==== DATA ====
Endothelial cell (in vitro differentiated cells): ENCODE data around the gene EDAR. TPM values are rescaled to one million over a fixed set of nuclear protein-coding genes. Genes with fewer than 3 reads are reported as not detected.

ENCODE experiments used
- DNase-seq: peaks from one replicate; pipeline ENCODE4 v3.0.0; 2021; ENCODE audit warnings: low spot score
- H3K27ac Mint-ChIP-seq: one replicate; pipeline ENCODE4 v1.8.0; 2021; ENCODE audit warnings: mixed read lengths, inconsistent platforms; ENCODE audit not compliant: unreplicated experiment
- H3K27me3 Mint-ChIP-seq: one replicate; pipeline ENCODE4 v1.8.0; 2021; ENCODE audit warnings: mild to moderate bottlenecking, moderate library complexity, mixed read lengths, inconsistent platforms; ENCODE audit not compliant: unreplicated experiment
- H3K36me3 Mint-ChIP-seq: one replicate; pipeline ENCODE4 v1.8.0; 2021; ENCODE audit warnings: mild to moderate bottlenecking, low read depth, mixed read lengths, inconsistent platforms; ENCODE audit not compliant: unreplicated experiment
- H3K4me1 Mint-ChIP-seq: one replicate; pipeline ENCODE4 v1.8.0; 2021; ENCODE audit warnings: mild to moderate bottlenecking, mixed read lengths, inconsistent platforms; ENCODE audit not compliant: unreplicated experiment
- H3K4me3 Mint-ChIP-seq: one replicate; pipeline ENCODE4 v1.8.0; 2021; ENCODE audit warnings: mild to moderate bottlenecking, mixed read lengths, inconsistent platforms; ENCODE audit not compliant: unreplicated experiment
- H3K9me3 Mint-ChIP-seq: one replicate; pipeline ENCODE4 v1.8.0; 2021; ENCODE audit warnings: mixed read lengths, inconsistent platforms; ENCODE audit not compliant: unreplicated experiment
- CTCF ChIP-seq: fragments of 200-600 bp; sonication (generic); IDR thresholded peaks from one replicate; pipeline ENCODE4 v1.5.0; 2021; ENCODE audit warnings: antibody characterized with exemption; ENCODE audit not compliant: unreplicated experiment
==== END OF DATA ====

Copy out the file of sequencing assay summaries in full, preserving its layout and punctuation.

Endothelial cell (in vitro differentiated cells): ENCODE data around the gene EDAR. TPM values are rescaled to one million over a fixed set of nuclear protein-coding genes. Genes with fewer than 3 reads are reported as not detected.

ENCODE experiments used
- DNase-seq: peaks from one replicate; pipeline ENCODE4 v3.0.0; 2021; ENCODE audit warnings: low spot score
- H3K27ac Mint-ChIP-seq: one replicate; pipeline ENCODE4 v1.8.0; 2021; ENCODE audit warnings: mixed read lengths, inconsistent platforms; ENCODE audit not compliant: unreplicated experiment
- H3K27me3 Mint-ChIP-seq: one replicate; pipeline ENCODE4 v1.8.0; 2021; ENCODE audit warnings: mild to moderate bottlenecking, moderate library complexity, mixed read lengths, inconsistent platforms; ENCODE audit not compliant: unreplicated experiment
- H3K36me3 Mint-ChIP-seq: one replicate; pipeline ENCODE4 v1.8.0; 2021; ENCODE audit warnings: mild to moderate bottlenecking, low read depth, mixed read lengths, inconsistent platforms; ENCODE audit not compliant: unreplicated experiment
- H3K4me1 Mint-ChIP-seq: one replicate; pipeline ENCODE4 v1.8.0; 2021; ENCODE audit warnings: mild to moderate bottlenecking, mixed read lengths, inconsistent platforms; ENCODE audit not compliant: unreplicated experiment
- H3K4me3 Mint-ChIP-seq: one replicate; pipeline ENCODE4 v1.8.0; 2021; ENCODE audit warnings: mild to moderate bottlenecking, mixed read lengths, inconsistent platforms; ENCODE audit not compliant: unreplicated experiment
- H3K9me3 Mint-ChIP-seq: one replicate; pipeline ENCODE4 v1.8.0; 2021; ENCODE audit warnings: mixed read lengths, inconsistent platforms; ENCODE audit not compliant: unreplicated experiment
- CTCF ChIP-seq: fragments of 200-600 bp; sonication (generic); IDR thresholded peaks from one replicate; pipeline ENCODE4 v1.5.0; 2021; ENCODE audit warnings: antibody characterized with exemption; ENCODE audit not compliant: unreplicated experiment